Fay Gock, a Chinese refugee market gardener who, along with her husband Joe, “saved the kumara” in the 1960s and was awarded the (other) Bledisloe Cup, has died aged 85. Gilbert Wong reports.
These days Fay and Joe Gock would be agricultural scientists or successful entrepreneurs. Probably both.
But when they arrived in Auckland in the 1940s as refugees from the Japanese invasion of China during World War Two, anti-Chinese restrictions meant they couldn’t even own a house or land.
So they became market gardeners, like many of their compatriots. And it was as market gardeners that Fay and Joe developed temperature-controlled kumara storage, patented polystyrene boxes to export ice-packed premium fresh broccoli and rhubarb, introduced the first seedless watermelons, put the first produce stickers on fruit and vegetables and, most importantly, developed a black rot-resistant kumara which saved the Northland kumara crop in the 1960s.
They called it “experimenting” not “science”.
Fay Gock was born in China, arriving in New Zealand in 1940 as a child with her mother.
After meeting and marrying Joe in the 1950s, the couple went into market gardening, leasing a block of land in Mangere and eventually expanding until they owned 140 acres (56 hectares).
Fay was as comfortable driving the tractor as her husband, planting and harvesting the vegetables, and working alongside him on the development of new crops, and innovative storage and transport methods.
In the early 1960s, they donated their “Owairaka Red” strain of disease-resistant kumara to the Northland kumara farmers after their crops were devastated by brown scurvy and black rot.
The diseases make kumara taste and smell disgusting. Fay and Joe’s new variety basically saved the New Zealand kumara.
Meanwhile, as the business grew – the Gocks were at one stage the biggest kumara market gardeners in the country – they needed a way to keep the product fresh before sending it out to market.
Fay and Joe experimented with different temperatures and humidity settings for their storage sheds before hitting on a technique that reduced crop loss from as much as 50 percent to less than 1 percent.
“When we put the kumara in the room we needed to heat it up to 85 degrees for one week. That would cure and heal up all the wounds,” Joe Gock told authors Lily Lee and Ruth Lam for the book Sons of the soil: Chinese market gardeners in New Zealand.
“Straight after that, we would bring the temperature down to 65 degrees and hold it at that temperature. The humidity is about 85 percent. If the humidity is not high, then the kumara will shrivel up.”
In 2013, the couple were awarded the Bledisloe Cup for outstanding services to horticulture. The cup, a near-likeness of the namesake cup for trans-Tasman rugby rivalry, was first presented by Lord Bledisloe in 1931.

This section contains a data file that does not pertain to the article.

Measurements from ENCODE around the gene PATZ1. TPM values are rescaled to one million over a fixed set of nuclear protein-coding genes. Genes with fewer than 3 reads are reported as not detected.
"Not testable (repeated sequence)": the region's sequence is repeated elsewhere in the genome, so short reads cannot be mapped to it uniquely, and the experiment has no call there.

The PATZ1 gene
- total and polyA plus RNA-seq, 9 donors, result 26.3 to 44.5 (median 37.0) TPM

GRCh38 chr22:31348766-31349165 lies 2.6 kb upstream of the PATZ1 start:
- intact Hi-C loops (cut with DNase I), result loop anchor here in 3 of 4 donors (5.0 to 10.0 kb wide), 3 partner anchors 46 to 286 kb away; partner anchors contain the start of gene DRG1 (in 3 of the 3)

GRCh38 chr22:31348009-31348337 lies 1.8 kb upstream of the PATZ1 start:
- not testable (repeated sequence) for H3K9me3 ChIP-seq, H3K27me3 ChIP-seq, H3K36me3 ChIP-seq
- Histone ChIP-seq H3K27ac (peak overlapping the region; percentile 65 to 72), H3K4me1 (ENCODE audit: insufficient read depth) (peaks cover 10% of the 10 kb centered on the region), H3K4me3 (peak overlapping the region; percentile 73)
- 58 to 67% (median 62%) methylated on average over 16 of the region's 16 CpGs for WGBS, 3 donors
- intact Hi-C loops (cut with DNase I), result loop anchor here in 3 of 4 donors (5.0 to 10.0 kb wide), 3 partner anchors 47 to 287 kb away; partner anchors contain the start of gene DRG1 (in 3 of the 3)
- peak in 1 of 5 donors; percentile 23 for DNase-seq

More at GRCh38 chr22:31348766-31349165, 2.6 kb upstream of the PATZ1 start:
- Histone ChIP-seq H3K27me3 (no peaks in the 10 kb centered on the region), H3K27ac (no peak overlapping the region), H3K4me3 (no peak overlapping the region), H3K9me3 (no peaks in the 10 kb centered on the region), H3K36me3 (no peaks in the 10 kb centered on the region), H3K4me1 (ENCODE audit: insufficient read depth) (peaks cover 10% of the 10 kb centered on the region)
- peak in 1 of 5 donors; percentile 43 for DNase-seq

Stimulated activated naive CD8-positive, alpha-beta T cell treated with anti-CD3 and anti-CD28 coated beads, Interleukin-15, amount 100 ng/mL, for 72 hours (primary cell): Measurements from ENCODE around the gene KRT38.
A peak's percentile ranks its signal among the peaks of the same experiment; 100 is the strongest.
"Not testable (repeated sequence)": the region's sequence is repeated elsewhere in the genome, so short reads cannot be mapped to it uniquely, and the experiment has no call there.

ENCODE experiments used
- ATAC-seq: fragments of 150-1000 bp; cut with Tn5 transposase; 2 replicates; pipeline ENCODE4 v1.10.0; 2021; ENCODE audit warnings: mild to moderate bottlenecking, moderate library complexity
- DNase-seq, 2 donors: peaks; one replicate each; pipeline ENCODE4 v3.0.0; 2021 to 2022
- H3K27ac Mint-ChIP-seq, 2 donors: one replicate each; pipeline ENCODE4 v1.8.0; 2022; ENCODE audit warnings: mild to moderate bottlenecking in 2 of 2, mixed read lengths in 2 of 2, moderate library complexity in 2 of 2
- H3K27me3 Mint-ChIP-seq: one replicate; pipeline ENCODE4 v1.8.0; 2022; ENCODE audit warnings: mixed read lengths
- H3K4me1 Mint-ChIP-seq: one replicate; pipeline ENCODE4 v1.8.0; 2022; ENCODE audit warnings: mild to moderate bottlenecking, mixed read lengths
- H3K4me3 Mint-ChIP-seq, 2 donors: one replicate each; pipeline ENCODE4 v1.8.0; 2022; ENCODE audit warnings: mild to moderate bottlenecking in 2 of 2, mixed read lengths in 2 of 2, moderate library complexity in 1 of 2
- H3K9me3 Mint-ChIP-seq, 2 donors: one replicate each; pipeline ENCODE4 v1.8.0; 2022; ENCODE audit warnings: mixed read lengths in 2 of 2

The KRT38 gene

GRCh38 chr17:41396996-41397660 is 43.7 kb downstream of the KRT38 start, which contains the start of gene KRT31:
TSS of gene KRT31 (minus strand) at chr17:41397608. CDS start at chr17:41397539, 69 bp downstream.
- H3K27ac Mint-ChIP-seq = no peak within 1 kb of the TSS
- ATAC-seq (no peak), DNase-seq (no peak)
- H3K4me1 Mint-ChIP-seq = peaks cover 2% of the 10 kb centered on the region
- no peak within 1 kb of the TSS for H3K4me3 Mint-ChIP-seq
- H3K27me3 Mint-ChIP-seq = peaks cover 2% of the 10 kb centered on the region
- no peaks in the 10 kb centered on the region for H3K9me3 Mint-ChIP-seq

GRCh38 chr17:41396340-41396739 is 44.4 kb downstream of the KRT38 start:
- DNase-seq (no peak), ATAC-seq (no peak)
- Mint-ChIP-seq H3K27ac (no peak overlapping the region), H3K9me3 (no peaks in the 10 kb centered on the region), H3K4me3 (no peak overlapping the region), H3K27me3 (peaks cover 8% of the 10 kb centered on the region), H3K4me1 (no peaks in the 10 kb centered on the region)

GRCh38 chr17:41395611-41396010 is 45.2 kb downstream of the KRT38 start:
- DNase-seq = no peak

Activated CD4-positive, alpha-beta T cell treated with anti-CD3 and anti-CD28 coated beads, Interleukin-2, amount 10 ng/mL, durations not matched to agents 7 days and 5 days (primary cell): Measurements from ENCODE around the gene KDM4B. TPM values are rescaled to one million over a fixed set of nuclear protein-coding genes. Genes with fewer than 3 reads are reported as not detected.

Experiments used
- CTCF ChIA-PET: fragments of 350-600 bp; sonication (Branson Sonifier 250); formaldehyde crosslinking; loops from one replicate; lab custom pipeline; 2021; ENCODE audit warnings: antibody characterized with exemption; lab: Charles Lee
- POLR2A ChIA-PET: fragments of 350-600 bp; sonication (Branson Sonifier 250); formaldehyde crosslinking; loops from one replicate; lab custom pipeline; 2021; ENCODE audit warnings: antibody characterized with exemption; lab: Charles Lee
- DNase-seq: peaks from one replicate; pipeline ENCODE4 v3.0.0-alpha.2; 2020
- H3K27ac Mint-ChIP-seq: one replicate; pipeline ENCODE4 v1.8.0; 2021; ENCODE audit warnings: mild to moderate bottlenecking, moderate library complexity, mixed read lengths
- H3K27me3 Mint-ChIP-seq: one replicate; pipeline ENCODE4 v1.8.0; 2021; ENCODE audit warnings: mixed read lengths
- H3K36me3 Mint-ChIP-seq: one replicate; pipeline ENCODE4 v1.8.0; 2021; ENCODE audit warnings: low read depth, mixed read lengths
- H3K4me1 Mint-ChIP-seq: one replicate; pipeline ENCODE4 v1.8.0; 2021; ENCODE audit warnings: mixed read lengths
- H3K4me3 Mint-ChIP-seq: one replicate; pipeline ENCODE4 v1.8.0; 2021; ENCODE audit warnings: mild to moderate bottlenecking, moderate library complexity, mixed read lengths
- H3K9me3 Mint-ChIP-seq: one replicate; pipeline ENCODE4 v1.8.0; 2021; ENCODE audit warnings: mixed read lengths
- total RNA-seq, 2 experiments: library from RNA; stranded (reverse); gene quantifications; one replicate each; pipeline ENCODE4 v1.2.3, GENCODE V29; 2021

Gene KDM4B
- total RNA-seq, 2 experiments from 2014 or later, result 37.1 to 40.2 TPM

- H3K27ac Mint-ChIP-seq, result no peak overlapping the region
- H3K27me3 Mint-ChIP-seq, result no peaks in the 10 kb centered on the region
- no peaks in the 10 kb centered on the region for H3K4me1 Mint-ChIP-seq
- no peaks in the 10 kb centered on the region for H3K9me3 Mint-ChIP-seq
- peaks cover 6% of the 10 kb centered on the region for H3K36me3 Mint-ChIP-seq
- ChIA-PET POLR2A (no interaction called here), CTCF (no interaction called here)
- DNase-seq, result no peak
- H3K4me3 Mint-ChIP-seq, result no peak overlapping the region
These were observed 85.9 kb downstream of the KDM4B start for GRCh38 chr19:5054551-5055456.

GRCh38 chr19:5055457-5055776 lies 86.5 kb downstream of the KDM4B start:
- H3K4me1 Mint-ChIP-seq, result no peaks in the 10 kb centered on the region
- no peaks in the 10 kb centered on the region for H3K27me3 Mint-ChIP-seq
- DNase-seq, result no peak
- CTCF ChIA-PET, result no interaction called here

Fay Gock died in Auckland just before Christmas, aged 85. She is survived by Joe and three daughters Jayne, Virginia and Raewyn.
Up until her death, she and Joe ran one of the few remaining market garden businesses still operating in Mangere. Where once hundreds of market gardens operated by New Zealand Chinese grew fresh produce, the Gocks’ carefully tended fields on the banks of the Pukaki Inlet are today entirely surrounded by housing subdivisions.
Market gardening wasn’t an easy job. Describing her early experience of married life, living in a barn on their Mangere land, she once told a reporter: “For many years, we were up to our noses in debt. It’s not just pansies and roses – even the roses have prickles.”
And it was never going to turn them into millionaires. “It’s not a job for making money – there never was big bucks in it,” Fay said. “Growing healthy food is a service to all mankind.”
But it did turn the couple into film stars, at least in a minor way. In 2016, New Zealand director Felicity Morgan-Rhind of Diva Productions made a short documentary called How Mr and Mrs Gock Saved the Kumara.
Speaking after Fay’s death, Morgan-Rhind told Newsroom about the days the film crew spent with Fay and Joe Gock.
“Their resilience, intelligence and passion for the land, and each other, were truly impressive. Being in Fay’s company made me feel connected to a bigger, better world.
“Her lens on life was infectiously positive. She filled every frame with laughter and wisdom. It was a deep privilege to know her and share her story with the world.”
Gilbert Wong is an Auckland-based writer and editor